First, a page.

Optimising your website for search engines is good for attracting visitors, but may not be effective if your site’s copy is not helping to convert them into customers once they are there.
You might liken this to having a bricks-and-mortar shop that is attractive enough to entice people in to browse, but doesn’t lead to them buying anything!
Your site might send potential customers packing because it just has too much copy – the pages are trying too hard to be all things to all people, or you’re telling everyone everything there is to know about your business all on one page.
Having too much copy in this way can quickly dilute the message you want to convey. People are also often time-poor – they simply want to know what you’ve got to offer, what it will cost them, and why they should buy, subscribe or take some other action.
Here are a few ways that supporting good search engine optimisation (SEO) could kill your conversion rate optimisation (CRO), and how you can get your SEO and CRO to play together nicely – whether you’re using Google in Australia or Baidu in China.
Ways your SEO could be killing your CRO
• You don’t know your target audiences well and / or do not understand where they are in the purchase process. Understanding your audiences is always vital, whether you have a local website or one that you have developed for the market in China.
• Your content has too many keywords, causing the copy to be hard to follow or understand.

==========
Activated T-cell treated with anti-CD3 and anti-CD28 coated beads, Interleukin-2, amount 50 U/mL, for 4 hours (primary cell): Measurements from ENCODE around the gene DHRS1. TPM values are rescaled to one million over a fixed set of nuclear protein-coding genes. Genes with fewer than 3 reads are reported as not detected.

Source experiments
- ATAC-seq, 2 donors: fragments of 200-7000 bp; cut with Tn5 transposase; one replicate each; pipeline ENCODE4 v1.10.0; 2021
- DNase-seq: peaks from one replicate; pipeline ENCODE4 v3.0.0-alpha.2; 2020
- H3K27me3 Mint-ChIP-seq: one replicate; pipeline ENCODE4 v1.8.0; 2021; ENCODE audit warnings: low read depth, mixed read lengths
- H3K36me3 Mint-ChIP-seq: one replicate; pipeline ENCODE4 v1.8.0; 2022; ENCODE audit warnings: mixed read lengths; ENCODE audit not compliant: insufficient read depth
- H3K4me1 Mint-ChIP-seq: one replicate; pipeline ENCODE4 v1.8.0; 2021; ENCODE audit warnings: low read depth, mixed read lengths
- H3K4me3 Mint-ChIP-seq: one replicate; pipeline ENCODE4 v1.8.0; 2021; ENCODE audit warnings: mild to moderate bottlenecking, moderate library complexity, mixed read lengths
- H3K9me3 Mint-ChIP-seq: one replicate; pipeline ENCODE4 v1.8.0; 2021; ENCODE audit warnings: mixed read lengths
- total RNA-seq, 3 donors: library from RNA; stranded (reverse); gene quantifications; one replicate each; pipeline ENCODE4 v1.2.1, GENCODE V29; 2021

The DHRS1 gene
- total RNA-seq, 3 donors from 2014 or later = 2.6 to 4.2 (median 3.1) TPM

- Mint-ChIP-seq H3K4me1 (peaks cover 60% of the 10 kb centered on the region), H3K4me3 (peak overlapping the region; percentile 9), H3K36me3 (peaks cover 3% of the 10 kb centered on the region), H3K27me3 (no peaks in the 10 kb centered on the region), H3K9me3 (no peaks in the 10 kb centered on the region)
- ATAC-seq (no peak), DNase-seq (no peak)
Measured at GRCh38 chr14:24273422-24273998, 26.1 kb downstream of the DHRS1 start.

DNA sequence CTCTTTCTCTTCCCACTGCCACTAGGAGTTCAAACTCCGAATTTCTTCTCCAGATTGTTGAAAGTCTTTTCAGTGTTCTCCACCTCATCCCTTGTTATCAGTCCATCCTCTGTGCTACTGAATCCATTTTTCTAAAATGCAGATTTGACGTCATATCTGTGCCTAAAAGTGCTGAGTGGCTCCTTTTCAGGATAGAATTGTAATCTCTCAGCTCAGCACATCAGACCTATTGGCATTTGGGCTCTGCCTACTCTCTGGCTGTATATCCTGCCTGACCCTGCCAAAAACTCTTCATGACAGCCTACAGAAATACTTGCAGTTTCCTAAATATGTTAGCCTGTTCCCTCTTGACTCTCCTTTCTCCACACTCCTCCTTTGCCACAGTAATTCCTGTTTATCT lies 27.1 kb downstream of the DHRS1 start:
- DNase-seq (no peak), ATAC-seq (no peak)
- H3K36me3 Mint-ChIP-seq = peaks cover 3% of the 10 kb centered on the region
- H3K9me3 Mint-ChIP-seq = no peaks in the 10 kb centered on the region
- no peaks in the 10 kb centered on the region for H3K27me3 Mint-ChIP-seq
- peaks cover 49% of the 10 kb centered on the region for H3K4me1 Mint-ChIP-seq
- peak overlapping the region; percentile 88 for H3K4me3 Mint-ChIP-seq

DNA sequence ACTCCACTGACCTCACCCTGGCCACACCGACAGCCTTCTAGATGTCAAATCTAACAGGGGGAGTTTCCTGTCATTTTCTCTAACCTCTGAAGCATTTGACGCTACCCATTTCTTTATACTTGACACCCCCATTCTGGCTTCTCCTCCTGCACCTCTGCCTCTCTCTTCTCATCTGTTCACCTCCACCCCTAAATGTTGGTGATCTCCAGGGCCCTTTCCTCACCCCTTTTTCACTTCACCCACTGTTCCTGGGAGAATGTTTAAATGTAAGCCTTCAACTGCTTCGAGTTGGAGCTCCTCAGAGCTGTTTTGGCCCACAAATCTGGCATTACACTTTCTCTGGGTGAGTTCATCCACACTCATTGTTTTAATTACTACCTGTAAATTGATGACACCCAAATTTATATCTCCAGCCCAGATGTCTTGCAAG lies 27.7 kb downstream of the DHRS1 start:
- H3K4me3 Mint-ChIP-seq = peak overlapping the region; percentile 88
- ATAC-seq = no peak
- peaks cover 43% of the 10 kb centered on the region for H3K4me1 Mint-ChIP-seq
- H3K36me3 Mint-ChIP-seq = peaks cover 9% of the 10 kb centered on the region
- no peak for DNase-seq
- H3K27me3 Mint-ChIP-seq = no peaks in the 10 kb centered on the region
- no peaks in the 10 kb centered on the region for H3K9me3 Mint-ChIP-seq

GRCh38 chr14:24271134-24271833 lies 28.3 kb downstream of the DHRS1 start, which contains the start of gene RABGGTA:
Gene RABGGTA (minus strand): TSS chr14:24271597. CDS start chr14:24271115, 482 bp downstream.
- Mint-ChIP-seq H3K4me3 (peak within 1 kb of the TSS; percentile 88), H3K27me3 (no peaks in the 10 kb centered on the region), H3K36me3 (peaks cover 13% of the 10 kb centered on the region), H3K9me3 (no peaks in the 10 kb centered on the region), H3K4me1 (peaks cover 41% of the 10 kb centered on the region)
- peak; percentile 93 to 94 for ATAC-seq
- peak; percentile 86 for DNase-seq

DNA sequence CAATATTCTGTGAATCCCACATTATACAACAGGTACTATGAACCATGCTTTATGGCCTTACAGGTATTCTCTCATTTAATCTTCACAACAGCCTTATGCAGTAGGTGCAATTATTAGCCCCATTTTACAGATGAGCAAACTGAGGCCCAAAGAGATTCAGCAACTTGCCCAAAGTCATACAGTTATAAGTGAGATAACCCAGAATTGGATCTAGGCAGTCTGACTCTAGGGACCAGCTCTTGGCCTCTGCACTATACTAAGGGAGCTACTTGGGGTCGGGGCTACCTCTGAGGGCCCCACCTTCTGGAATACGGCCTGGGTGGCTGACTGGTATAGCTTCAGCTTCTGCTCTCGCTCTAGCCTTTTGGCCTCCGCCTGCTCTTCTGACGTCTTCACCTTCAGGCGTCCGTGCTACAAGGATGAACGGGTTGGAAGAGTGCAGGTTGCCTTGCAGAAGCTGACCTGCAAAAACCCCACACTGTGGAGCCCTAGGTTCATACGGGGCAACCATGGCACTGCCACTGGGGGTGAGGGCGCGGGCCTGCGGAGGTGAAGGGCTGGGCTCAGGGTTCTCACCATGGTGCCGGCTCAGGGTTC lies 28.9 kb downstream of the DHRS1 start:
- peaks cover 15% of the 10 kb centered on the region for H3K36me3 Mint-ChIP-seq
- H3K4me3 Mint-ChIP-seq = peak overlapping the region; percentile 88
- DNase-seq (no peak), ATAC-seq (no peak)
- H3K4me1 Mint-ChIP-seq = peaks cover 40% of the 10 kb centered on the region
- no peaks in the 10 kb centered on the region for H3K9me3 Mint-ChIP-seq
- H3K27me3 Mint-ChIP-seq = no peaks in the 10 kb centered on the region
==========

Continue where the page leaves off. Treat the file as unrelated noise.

• Your web pages contain too many offers, or too much information for people to swallow.
• Links on your landing pages. This is not usually a good idea – especially if it sends people away from your offer.
Ways your SEO can support your CRO
• Make an effort to alter your copy according to whether someone is a visitor, a purchaser, a returning buyer and so on.
• Break your copy into digestible bites, and try to limit each web page to one message only.
• Write succinct, clear, and relevant headlines for all your content.
• Avoid the overuse of keywords; they really should not be present in every second sentence.
• Know what people want and what it takes to persuade them to take action. This can be done by considering the questions people are likely to ask, and in what order. For example:
o What is on offer here?
o What’s included and what will I need to pay?
o What makes it worthwhile compared to other offers?
o What do the reviews say?
o What do I have to do next?
• Consider using light boxes on your website. These highlight pertinent information at the front of the screen according to what your user is looking for, and fades interesting but less vital information to the background.
• In general, keep it simple. Your copy should explain clearly what your offer is and what people need to do to take action.
Lastly, don’t worry about optimising for conversion hurting your SEO. In fact, it might just be that the opposite is the case. This is because search engines tend to rank pages that give audiences what they are looking for, so having good CRO could well improve your SEO in that sense.